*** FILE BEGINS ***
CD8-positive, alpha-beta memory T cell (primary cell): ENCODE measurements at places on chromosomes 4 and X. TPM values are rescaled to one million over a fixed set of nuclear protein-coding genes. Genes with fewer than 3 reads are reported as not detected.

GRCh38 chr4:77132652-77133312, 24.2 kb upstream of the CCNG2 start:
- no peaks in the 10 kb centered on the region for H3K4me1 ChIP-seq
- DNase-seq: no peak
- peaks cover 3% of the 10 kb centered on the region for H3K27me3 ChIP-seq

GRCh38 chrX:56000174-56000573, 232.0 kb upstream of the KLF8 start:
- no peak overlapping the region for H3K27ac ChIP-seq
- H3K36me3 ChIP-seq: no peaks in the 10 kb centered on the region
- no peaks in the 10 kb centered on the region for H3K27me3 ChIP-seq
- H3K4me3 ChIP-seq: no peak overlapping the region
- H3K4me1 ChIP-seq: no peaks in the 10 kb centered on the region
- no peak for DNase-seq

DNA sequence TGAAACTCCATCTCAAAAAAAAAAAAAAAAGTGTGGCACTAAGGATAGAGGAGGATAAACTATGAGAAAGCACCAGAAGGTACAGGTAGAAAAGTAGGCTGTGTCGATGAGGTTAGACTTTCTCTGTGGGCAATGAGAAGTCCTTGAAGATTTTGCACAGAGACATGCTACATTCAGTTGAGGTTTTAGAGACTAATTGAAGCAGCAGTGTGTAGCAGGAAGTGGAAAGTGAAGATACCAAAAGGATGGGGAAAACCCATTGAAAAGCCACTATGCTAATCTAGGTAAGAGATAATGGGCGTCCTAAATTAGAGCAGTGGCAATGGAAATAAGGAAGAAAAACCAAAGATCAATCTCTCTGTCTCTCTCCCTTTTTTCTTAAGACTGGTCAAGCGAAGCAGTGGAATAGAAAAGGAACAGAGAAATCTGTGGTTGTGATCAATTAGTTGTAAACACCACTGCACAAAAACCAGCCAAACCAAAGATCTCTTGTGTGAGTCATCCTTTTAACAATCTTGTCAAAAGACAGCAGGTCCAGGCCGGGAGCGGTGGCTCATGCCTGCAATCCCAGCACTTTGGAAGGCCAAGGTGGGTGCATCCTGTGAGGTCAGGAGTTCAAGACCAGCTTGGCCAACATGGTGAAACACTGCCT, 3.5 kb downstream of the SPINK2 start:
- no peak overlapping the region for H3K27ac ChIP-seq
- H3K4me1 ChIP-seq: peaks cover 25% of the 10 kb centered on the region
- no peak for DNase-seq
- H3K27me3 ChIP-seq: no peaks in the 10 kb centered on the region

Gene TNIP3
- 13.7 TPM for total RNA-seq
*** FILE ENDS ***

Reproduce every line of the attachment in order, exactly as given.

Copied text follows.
CD8-positive, alpha-beta memory T cell (primary cell): ENCODE measurements at places on chromosomes 4 and X. TPM values are rescaled to one million over a fixed set of nuclear protein-coding genes. Genes with fewer than 3 reads are reported as not detected.

GRCh38 chr4:77132652-77133312, 24.2 kb upstream of the CCNG2 start:
- no peaks in the 10 kb centered on the region for H3K4me1 ChIP-seq
- DNase-seq: no peak
- peaks cover 3% of the 10 kb centered on the region for H3K27me3 ChIP-seq

GRCh38 chrX:56000174-56000573, 232.0 kb upstream of the KLF8 start:
- no peak overlapping the region for H3K27ac ChIP-seq
- H3K36me3 ChIP-seq: no peaks in the 10 kb centered on the region
- no peaks in the 10 kb centered on the region for H3K27me3 ChIP-seq
- H3K4me3 ChIP-seq: no peak overlapping the region
- H3K4me1 ChIP-seq: no peaks in the 10 kb centered on the region
- no peak for DNase-seq

DNA sequence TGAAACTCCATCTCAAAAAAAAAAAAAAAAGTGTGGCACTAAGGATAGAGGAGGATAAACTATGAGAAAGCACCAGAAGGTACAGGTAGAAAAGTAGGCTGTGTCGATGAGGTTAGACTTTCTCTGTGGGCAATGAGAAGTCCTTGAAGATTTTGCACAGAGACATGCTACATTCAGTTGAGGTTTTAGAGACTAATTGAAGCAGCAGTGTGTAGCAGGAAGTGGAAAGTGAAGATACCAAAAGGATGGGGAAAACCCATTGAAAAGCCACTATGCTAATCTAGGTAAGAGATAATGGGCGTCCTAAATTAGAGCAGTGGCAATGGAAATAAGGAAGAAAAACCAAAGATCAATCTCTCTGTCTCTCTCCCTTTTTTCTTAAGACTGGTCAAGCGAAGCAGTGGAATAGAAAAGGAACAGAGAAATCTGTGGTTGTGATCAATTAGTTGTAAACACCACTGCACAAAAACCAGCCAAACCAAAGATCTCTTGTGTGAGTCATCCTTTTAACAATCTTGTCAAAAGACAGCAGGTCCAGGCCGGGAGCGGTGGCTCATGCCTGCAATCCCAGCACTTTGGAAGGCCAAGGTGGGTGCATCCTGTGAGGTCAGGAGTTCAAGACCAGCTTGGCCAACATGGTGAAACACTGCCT, 3.5 kb downstream of the SPINK2 start:
- no peak overlapping the region for H3K27ac ChIP-seq
- H3K4me1 ChIP-seq: peaks cover 25% of the 10 kb centered on the region
- no peak for DNase-seq
- H3K27me3 ChIP-seq: no peaks in the 10 kb centered on the region

Gene TNIP3
- 13.7 TPM for total RNA-seq